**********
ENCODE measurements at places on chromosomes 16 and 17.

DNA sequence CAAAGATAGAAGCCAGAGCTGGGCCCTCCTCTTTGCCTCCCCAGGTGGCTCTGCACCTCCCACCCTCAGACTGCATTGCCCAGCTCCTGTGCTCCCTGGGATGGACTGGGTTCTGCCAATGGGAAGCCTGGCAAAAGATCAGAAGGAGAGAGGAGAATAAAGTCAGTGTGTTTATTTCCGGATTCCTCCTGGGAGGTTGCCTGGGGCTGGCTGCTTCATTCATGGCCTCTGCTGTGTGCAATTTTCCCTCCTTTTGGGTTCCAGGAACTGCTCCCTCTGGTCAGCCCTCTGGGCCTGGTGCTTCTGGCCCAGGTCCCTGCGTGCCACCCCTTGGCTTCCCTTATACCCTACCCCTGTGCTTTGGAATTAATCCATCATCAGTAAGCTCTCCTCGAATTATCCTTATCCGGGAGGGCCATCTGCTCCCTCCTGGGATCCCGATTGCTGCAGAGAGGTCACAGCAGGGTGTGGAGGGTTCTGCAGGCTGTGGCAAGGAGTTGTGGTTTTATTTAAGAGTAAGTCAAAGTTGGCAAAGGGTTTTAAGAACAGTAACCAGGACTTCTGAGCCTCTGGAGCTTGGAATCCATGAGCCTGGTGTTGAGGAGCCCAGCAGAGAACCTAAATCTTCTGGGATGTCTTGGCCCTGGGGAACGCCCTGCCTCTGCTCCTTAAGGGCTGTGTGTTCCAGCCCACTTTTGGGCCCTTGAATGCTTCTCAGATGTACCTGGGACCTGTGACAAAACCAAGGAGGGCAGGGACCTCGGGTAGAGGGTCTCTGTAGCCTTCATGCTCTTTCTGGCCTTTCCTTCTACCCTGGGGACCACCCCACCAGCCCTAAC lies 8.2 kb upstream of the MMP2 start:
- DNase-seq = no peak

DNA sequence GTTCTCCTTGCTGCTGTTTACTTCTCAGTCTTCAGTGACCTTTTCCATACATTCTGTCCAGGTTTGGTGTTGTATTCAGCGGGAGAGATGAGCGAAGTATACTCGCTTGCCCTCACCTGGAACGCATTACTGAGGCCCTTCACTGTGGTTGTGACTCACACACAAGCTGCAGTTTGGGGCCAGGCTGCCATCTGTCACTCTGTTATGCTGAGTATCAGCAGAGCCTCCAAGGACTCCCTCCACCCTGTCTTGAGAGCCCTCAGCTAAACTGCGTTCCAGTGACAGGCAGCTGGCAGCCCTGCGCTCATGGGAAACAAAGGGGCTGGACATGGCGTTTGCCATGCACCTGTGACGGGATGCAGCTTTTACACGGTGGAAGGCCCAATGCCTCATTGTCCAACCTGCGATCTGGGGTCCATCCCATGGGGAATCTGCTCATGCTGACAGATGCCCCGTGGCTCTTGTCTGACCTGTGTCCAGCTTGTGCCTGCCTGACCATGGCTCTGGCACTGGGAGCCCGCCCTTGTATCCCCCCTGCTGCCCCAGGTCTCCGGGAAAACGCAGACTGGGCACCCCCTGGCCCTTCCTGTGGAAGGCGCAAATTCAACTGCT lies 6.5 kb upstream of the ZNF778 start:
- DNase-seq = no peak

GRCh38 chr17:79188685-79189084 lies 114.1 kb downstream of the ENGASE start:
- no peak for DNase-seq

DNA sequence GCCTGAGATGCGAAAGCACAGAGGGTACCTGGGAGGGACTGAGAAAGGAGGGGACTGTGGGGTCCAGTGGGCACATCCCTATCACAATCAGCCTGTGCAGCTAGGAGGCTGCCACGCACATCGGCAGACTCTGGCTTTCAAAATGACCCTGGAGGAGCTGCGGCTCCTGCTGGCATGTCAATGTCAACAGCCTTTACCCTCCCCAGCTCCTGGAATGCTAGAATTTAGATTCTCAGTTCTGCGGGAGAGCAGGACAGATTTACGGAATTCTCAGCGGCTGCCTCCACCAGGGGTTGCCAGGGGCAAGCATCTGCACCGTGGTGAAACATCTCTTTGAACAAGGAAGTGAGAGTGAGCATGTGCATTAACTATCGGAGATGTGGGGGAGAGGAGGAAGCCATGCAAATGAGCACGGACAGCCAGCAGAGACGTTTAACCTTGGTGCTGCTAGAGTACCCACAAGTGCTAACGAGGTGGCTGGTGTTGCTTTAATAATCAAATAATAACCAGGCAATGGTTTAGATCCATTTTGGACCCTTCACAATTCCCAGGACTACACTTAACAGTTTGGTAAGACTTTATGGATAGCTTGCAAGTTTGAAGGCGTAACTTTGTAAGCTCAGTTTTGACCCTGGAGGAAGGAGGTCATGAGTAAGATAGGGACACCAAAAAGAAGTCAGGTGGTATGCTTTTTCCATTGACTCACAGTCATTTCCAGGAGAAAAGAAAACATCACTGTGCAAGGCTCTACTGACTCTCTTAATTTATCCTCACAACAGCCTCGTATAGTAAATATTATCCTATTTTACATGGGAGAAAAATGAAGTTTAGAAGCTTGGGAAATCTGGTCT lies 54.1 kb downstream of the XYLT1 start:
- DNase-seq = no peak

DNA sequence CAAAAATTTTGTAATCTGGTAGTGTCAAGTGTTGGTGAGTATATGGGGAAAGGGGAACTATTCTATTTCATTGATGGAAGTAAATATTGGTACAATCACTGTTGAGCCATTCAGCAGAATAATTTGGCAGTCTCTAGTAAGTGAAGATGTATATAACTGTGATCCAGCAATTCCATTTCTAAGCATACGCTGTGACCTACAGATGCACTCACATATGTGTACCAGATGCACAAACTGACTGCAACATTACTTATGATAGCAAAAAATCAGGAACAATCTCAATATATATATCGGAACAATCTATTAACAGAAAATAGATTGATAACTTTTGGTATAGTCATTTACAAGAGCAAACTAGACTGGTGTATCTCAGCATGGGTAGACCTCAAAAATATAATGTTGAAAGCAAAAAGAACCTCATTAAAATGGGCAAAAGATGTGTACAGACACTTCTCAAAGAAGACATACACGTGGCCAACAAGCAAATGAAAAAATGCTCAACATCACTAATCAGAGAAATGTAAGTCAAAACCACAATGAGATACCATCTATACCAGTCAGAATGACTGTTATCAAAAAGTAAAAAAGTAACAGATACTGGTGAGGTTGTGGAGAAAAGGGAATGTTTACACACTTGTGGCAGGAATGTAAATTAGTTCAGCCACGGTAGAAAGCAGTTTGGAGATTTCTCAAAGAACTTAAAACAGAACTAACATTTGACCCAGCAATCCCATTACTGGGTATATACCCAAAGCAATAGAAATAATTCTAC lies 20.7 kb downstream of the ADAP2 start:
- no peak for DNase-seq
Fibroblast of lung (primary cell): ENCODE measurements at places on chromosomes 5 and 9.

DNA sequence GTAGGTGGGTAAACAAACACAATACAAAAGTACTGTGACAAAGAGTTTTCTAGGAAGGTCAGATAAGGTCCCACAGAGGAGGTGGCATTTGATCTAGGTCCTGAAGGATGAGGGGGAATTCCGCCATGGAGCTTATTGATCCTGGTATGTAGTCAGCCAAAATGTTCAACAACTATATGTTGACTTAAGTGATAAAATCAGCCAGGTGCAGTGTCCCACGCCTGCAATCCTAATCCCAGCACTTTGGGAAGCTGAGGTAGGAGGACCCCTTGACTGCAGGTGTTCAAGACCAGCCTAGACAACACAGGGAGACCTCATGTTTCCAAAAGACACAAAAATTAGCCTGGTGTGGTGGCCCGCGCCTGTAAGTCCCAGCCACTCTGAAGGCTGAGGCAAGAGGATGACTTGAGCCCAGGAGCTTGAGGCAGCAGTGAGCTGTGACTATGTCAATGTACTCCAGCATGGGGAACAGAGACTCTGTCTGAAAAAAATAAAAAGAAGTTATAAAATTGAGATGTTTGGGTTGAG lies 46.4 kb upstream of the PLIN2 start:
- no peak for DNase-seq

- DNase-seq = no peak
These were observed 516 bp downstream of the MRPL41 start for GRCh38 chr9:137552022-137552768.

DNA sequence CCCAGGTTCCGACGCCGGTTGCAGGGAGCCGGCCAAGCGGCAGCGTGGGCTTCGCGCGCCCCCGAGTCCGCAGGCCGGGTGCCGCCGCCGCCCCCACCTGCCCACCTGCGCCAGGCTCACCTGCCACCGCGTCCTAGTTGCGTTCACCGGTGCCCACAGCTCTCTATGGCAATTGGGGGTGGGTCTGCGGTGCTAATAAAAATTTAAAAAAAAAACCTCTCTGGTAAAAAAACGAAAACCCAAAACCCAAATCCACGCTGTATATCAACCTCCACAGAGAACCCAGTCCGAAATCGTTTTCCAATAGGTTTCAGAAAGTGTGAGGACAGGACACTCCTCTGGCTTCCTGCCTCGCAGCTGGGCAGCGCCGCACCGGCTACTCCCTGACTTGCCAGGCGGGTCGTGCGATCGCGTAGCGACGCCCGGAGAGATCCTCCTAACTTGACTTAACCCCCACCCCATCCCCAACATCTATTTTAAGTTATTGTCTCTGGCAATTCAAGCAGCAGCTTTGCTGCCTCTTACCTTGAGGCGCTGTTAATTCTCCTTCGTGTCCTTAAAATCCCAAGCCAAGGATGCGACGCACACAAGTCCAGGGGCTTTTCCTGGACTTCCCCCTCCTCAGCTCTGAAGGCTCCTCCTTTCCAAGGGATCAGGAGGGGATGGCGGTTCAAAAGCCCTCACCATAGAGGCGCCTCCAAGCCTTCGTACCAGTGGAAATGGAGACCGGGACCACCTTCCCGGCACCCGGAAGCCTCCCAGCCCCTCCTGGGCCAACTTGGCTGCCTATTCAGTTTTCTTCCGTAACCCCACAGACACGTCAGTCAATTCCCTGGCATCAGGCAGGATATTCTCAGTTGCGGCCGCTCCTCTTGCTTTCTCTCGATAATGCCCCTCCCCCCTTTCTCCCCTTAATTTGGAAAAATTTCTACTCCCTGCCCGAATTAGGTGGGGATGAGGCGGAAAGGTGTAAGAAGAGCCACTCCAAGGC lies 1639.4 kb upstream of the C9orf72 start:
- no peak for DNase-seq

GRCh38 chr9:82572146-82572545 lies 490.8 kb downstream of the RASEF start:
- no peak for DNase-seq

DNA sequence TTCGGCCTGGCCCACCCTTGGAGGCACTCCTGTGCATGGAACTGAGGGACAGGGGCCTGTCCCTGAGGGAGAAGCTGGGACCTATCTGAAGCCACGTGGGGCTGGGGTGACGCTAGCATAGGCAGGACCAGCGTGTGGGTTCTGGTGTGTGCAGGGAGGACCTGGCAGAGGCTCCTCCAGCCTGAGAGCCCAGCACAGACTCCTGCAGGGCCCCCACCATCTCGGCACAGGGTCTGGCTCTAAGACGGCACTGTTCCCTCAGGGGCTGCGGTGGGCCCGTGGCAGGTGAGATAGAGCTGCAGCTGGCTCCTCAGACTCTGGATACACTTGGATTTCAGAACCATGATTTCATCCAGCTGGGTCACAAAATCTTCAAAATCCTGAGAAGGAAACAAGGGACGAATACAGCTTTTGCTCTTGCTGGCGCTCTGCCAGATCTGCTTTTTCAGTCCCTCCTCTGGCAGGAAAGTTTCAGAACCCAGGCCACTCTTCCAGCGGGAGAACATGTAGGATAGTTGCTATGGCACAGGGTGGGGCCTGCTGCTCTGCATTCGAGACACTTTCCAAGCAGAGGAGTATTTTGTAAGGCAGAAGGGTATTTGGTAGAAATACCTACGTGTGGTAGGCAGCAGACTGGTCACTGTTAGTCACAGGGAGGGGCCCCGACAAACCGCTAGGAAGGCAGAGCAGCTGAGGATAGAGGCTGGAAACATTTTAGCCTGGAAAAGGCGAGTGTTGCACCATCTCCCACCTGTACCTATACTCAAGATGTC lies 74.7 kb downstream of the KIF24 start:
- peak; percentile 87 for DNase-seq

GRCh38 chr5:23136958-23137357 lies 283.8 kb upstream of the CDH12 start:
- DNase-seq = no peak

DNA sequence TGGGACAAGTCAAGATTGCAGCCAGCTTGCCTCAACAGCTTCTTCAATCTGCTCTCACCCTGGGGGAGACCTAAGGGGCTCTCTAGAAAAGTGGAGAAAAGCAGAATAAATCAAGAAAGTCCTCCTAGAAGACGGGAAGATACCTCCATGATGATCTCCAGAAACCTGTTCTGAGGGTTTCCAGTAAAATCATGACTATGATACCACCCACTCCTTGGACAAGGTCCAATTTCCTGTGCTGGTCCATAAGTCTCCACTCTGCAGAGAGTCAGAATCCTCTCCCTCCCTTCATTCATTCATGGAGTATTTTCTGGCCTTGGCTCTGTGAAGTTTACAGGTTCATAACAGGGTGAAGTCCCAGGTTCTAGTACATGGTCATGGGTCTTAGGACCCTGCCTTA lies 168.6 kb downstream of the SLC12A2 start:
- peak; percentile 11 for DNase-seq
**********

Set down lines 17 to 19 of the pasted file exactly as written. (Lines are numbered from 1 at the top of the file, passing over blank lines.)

DNA sequence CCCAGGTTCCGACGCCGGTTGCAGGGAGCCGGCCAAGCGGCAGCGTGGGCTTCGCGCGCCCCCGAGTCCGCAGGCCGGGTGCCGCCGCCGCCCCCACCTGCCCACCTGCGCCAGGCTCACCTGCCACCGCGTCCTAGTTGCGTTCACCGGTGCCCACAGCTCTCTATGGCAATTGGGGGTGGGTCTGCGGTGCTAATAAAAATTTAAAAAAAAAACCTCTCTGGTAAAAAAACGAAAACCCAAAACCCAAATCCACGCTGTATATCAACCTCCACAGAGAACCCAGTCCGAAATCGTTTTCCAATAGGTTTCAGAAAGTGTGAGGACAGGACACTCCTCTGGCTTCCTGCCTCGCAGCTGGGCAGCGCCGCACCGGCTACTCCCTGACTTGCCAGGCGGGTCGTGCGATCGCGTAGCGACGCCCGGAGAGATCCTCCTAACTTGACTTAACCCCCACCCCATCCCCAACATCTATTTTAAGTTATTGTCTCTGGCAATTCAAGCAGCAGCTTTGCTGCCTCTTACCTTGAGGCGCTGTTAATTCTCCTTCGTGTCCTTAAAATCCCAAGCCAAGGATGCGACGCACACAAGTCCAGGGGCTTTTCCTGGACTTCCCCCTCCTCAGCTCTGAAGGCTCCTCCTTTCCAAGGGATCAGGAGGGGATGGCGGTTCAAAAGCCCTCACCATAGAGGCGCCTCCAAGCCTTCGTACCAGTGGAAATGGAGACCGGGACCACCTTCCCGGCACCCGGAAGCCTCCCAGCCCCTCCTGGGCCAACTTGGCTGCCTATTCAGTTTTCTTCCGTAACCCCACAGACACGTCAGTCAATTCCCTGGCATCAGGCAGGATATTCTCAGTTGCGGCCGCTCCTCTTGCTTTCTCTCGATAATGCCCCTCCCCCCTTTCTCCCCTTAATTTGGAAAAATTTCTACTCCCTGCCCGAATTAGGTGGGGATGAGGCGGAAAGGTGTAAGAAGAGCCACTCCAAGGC lies 1639.4 kb upstream of the C9orf72 start:
- no peak for DNase-seq

GRCh38 chr9:82572146-82572545 lies 490.8 kb downstream of the RASEF start: